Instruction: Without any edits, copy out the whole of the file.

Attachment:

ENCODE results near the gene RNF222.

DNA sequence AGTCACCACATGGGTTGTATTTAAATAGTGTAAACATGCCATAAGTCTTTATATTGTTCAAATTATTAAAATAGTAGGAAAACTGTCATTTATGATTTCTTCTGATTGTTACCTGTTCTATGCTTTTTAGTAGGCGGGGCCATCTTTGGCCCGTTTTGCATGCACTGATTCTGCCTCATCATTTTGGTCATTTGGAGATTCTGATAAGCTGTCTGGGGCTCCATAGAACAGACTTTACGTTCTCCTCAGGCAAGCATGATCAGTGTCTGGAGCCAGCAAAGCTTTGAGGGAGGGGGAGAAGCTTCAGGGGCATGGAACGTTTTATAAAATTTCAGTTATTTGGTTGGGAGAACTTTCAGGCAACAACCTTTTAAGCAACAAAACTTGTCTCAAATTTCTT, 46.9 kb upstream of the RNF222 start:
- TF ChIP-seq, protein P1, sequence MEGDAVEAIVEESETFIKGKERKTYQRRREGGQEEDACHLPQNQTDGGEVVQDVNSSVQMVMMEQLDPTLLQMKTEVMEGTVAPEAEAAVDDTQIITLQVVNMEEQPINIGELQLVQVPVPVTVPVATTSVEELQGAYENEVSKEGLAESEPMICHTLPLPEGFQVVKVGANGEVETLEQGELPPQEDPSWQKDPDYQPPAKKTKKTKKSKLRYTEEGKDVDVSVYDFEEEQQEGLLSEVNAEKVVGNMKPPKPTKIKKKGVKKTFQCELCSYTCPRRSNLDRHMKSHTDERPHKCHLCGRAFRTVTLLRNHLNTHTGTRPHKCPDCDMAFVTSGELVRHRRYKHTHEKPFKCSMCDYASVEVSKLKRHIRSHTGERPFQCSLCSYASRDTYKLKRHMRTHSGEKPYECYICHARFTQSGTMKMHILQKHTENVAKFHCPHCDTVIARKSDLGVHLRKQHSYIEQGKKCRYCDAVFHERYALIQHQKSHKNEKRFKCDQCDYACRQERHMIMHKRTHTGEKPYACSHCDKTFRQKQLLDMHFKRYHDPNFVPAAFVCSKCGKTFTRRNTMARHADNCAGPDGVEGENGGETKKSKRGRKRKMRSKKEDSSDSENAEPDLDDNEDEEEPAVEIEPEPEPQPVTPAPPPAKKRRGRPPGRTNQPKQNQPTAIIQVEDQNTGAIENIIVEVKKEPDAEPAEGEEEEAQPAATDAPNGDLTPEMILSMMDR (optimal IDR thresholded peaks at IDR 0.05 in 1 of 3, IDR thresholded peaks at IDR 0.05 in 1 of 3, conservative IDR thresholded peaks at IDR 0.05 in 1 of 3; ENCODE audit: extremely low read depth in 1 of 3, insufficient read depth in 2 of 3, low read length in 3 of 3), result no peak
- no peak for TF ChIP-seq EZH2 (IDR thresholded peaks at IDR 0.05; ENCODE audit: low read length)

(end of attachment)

ENCODE results near the gene RNF222.

DNA sequence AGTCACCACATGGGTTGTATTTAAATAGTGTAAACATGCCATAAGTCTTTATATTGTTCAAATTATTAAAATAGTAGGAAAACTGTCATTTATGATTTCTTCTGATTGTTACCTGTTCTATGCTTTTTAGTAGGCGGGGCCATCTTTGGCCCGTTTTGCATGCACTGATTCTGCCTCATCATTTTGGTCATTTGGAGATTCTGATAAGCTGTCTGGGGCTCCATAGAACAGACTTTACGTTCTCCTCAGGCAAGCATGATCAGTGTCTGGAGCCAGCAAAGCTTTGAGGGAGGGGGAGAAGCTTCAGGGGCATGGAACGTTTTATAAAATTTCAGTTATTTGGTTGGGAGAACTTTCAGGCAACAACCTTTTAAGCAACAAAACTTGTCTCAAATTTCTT, 46.9 kb upstream of the RNF222 start:
- TF ChIP-seq, protein P1, sequence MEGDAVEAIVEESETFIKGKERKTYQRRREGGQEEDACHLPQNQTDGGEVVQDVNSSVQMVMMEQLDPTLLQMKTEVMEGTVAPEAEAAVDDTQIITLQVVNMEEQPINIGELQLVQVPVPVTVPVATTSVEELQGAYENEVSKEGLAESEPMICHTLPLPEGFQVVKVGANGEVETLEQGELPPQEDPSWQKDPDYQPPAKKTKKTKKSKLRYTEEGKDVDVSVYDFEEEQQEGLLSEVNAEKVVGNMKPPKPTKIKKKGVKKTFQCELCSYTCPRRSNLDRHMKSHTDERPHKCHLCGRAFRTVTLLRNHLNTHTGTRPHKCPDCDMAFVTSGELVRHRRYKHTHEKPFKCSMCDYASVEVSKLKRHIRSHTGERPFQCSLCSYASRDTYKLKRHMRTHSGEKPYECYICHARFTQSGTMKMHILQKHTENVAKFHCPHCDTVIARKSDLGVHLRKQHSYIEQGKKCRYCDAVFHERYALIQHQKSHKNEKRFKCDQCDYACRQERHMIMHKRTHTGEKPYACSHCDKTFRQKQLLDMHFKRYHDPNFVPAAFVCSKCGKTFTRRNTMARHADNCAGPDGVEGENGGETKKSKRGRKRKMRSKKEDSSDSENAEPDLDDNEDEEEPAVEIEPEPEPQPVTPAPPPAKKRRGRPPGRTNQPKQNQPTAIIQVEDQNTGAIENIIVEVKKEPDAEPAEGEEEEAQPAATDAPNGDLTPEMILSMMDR (optimal IDR thresholded peaks at IDR 0.05 in 1 of 3, IDR thresholded peaks at IDR 0.05 in 1 of 3, conservative IDR thresholded peaks at IDR 0.05 in 1 of 3; ENCODE audit: extremely low read depth in 1 of 3, insufficient read depth in 2 of 3, low read length in 3 of 3), result no peak
- no peak for TF ChIP-seq EZH2 (IDR thresholded peaks at IDR 0.05; ENCODE audit: low read length)